Sunday, November 2, 2008

Cannibalism: A Part From Some

Theodore de Bry copper engravings of J. de Léry Le Voyage au Brézil de Jean de Léry 1556-1558 (La Rochelle, 1578)

During this battle, a number of the Tipiniki Indians were captured and killed. On the way back to their settlement at Ubatúba, the Tupinambá camped near the mountains of Taquarussu. There they killed, cut up, roasted and ate some of their enemy. The chief offered some flesh to Staden who refused it, saying ‘even animals don’t eat their own kind’, to which the chief replied: ‘I am a jaguar, it tastes good’.

While Staden was still in captivity, he witnessed more cannibalism. On of their captives who fell ill was killed. Because the Tupinamba Indians said he was too ugly, they cut off the head and threw it away. They also threw away his intestines because they thought it might have been infected, but the rest was distributed among the village huts before being roasted and enthusiastically eaten.

After the prisoner’s body had been cleaned and prepared for eating, it was painted white, then skinned. First the legs were cut off above the knees, then the arms. Each limb was detached and given to a different woman who had previously decorated herself with paint. Then, with the limbs, they would chase each other round the huts, which caused great amusement. Finally, the body was cut open down the spine and shared out, with the women taking the intestines.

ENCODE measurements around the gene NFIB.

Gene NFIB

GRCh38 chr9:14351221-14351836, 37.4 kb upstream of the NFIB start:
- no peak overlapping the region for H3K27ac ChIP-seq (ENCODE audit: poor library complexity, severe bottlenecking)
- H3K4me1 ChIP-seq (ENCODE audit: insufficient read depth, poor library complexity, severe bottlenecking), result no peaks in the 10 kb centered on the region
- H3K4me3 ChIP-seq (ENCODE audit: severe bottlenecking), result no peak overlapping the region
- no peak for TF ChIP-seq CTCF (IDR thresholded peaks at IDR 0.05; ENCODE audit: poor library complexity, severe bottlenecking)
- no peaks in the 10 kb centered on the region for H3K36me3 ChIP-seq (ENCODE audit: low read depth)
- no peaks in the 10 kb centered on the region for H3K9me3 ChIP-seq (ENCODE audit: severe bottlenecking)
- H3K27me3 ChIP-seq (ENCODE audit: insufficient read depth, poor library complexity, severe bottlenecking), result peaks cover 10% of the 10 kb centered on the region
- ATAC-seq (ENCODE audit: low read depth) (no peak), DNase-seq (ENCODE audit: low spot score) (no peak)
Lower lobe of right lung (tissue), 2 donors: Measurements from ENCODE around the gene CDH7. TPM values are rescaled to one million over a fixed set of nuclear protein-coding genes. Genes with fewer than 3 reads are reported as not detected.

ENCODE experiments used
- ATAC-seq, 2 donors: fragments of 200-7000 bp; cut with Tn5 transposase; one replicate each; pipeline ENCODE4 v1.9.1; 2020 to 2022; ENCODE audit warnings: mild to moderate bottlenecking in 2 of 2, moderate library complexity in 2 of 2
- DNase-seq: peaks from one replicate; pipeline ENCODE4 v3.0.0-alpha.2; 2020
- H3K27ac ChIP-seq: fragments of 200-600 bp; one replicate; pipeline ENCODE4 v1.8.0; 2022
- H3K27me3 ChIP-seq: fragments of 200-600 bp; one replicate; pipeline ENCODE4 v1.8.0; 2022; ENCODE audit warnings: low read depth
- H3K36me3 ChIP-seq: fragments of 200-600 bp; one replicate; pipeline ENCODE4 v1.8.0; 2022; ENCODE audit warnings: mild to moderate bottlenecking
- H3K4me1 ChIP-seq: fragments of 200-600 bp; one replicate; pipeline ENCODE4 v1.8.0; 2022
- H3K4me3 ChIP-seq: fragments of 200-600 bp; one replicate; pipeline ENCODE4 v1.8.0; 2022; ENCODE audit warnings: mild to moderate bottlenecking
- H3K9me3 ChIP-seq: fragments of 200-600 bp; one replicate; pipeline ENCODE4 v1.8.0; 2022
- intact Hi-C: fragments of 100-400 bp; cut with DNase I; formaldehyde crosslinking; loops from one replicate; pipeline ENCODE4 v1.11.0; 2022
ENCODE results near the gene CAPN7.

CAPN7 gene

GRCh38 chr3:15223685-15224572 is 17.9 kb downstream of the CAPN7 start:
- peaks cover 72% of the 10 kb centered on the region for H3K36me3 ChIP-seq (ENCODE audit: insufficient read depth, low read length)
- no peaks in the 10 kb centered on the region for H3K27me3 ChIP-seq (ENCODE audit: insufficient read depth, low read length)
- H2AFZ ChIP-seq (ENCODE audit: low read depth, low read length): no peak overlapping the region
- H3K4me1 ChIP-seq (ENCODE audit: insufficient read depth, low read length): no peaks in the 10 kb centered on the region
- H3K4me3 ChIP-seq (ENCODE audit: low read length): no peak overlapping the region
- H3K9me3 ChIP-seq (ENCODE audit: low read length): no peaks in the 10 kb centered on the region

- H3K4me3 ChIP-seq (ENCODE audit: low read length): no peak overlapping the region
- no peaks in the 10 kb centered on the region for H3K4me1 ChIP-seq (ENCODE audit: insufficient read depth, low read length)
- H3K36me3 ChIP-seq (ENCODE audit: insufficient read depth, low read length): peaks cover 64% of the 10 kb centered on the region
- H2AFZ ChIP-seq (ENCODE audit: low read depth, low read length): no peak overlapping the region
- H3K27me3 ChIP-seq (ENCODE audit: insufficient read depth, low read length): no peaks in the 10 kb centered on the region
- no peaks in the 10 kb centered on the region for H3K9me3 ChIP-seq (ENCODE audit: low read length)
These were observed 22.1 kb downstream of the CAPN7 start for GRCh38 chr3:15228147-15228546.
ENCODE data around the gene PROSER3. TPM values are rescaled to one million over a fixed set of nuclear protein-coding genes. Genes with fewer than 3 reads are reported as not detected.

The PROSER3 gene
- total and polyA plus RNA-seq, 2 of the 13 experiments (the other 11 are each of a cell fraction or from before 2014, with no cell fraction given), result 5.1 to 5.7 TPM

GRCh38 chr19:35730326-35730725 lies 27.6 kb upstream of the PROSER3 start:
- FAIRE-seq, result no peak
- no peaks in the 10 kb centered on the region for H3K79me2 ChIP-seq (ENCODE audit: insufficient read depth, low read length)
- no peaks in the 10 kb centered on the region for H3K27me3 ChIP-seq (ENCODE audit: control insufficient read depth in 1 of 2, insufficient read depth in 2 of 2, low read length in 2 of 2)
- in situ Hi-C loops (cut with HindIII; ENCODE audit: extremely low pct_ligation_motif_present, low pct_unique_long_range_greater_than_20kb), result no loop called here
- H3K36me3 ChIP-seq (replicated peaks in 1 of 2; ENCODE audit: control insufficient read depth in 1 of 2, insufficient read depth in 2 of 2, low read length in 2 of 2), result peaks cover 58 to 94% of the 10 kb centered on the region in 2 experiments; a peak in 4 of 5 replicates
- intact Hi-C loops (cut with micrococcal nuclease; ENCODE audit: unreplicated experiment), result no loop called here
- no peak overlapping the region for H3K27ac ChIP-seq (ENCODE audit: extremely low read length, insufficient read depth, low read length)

The women make a thick soup from the intestines and the head, then they shared it out among themselves and their children. After killing the prisoner, the chief gave himself a new name and scratched the top of his arm with an animal’s tooth so as to leave an honoured scar. Then he rested all day so that his arm did not loose its strength from dealing the deadly blow.

Image V: How the Tupi Indians Roasted Their Meat
The Indians set up a grill, consisting of four posts set in the ground. They were as thick as a man’s arm and had a fork at the top, across which sticks were laid to form a platform. The meat was then placed on this platform and a slow-burning fire lit underneath. It was not salted but left to roast for a day and a night, so it would not go bad. They often used the meat of a wild animal, common in the Brazilian forest, called a tapir.

Here a prisoner of the Tupinambá Indians is shown, decorated with feathers, before being beaten to death. After execution the corpse was washed, cooked, cut up and eaten. Elaborate rituals were performed from the moment of capture until the last ounce of flesh, blood and bone was finally disposed of, all in the name of similar atrocities committed by rival tribes against the Tupinambá.

English 165CL - Caribeean Literature (Winter 2002)

қαvї - கவி

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